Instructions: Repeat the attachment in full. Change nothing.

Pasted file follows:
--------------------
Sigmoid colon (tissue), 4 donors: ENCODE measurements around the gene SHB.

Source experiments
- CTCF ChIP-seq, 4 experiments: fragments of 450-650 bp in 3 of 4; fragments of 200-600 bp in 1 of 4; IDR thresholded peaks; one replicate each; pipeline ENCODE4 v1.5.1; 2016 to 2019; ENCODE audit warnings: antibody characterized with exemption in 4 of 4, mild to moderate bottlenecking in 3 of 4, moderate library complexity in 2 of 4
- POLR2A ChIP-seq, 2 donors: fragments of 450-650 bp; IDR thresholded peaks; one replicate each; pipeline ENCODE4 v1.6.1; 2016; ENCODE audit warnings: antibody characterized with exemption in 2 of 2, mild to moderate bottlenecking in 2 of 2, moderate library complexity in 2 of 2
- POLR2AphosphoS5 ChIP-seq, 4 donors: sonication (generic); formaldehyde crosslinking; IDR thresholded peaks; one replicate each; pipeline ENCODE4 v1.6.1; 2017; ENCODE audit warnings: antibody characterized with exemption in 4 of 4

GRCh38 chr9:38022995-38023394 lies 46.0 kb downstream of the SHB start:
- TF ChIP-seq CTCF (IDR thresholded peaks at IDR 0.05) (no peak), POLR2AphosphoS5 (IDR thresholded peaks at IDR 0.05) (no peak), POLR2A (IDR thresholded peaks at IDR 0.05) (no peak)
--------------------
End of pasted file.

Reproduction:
Sigmoid colon (tissue), 4 donors: ENCODE measurements around the gene SHB.

Source experiments
- CTCF ChIP-seq, 4 experiments: fragments of 450-650 bp in 3 of 4; fragments of 200-600 bp in 1 of 4; IDR thresholded peaks; one replicate each; pipeline ENCODE4 v1.5.1; 2016 to 2019; ENCODE audit warnings: antibody characterized with exemption in 4 of 4, mild to moderate bottlenecking in 3 of 4, moderate library complexity in 2 of 4
- POLR2A ChIP-seq, 2 donors: fragments of 450-650 bp; IDR thresholded peaks; one replicate each; pipeline ENCODE4 v1.6.1; 2016; ENCODE audit warnings: antibody characterized with exemption in 2 of 2, mild to moderate bottlenecking in 2 of 2, moderate library complexity in 2 of 2
- POLR2AphosphoS5 ChIP-seq, 4 donors: sonication (generic); formaldehyde crosslinking; IDR thresholded peaks; one replicate each; pipeline ENCODE4 v1.6.1; 2017; ENCODE audit warnings: antibody characterized with exemption in 4 of 4

GRCh38 chr9:38022995-38023394 lies 46.0 kb downstream of the SHB start:
- TF ChIP-seq CTCF (IDR thresholded peaks at IDR 0.05) (no peak), POLR2AphosphoS5 (IDR thresholded peaks at IDR 0.05) (no peak), POLR2A (IDR thresholded peaks at IDR 0.05) (no peak)